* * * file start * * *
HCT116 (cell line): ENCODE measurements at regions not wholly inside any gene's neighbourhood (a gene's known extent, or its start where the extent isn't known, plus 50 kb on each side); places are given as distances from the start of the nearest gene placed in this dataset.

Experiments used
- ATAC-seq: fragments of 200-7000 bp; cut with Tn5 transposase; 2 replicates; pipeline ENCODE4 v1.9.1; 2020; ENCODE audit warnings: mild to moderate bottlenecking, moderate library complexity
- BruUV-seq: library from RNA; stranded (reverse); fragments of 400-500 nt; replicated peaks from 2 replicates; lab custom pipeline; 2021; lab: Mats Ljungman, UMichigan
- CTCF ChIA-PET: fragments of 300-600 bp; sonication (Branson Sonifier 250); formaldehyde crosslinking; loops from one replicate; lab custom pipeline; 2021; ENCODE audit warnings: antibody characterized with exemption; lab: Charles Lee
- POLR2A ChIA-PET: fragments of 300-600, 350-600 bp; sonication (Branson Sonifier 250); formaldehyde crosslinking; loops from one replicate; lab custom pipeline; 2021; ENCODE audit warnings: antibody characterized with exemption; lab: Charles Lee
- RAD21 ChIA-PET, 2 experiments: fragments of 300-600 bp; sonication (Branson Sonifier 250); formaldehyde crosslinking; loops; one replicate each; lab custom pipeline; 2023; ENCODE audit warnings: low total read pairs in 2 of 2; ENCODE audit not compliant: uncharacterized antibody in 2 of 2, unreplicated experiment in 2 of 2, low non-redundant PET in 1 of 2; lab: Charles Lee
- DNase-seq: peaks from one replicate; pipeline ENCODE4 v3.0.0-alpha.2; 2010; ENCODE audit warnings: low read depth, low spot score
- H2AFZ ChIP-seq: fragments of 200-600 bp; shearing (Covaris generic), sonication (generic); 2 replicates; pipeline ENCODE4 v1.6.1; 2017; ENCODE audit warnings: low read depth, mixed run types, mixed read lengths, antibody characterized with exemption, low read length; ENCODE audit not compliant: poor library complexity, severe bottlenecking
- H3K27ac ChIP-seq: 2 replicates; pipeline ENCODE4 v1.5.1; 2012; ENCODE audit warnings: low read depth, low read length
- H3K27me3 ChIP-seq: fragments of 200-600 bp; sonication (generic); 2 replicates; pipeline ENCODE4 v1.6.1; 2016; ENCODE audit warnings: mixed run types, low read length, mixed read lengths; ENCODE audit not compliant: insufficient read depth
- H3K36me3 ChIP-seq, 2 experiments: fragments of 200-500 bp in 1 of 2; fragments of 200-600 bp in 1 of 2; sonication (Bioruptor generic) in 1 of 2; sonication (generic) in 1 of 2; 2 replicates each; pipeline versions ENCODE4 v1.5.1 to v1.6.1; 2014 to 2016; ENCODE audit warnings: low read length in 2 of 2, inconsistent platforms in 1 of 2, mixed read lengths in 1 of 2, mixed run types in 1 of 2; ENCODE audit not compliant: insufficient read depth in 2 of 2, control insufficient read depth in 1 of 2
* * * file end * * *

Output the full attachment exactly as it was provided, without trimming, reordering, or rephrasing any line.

HCT116 (cell line): ENCODE measurements at regions not wholly inside any gene's neighbourhood (a gene's known extent, or its start where the extent isn't known, plus 50 kb on each side); places are given as distances from the start of the nearest gene placed in this dataset.

Experiments used
- ATAC-seq: fragments of 200-7000 bp; cut with Tn5 transposase; 2 replicates; pipeline ENCODE4 v1.9.1; 2020; ENCODE audit warnings: mild to moderate bottlenecking, moderate library complexity
- BruUV-seq: library from RNA; stranded (reverse); fragments of 400-500 nt; replicated peaks from 2 replicates; lab custom pipeline; 2021; lab: Mats Ljungman, UMichigan
- CTCF ChIA-PET: fragments of 300-600 bp; sonication (Branson Sonifier 250); formaldehyde crosslinking; loops from one replicate; lab custom pipeline; 2021; ENCODE audit warnings: antibody characterized with exemption; lab: Charles Lee
- POLR2A ChIA-PET: fragments of 300-600, 350-600 bp; sonication (Branson Sonifier 250); formaldehyde crosslinking; loops from one replicate; lab custom pipeline; 2021; ENCODE audit warnings: antibody characterized with exemption; lab: Charles Lee
- RAD21 ChIA-PET, 2 experiments: fragments of 300-600 bp; sonication (Branson Sonifier 250); formaldehyde crosslinking; loops; one replicate each; lab custom pipeline; 2023; ENCODE audit warnings: low total read pairs in 2 of 2; ENCODE audit not compliant: uncharacterized antibody in 2 of 2, unreplicated experiment in 2 of 2, low non-redundant PET in 1 of 2; lab: Charles Lee
- DNase-seq: peaks from one replicate; pipeline ENCODE4 v3.0.0-alpha.2; 2010; ENCODE audit warnings: low read depth, low spot score
- H2AFZ ChIP-seq: fragments of 200-600 bp; shearing (Covaris generic), sonication (generic); 2 replicates; pipeline ENCODE4 v1.6.1; 2017; ENCODE audit warnings: low read depth, mixed run types, mixed read lengths, antibody characterized with exemption, low read length; ENCODE audit not compliant: poor library complexity, severe bottlenecking
- H3K27ac ChIP-seq: 2 replicates; pipeline ENCODE4 v1.5.1; 2012; ENCODE audit warnings: low read depth, low read length
- H3K27me3 ChIP-seq: fragments of 200-600 bp; sonication (generic); 2 replicates; pipeline ENCODE4 v1.6.1; 2016; ENCODE audit warnings: mixed run types, low read length, mixed read lengths; ENCODE audit not compliant: insufficient read depth
- H3K36me3 ChIP-seq, 2 experiments: fragments of 200-500 bp in 1 of 2; fragments of 200-600 bp in 1 of 2; sonication (Bioruptor generic) in 1 of 2; sonication (generic) in 1 of 2; 2 replicates each; pipeline versions ENCODE4 v1.5.1 to v1.6.1; 2014 to 2016; ENCODE audit warnings: low read length in 2 of 2, inconsistent platforms in 1 of 2, mixed read lengths in 1 of 2, mixed run types in 1 of 2; ENCODE audit not compliant: insufficient read depth in 2 of 2, control insufficient read depth in 1 of 2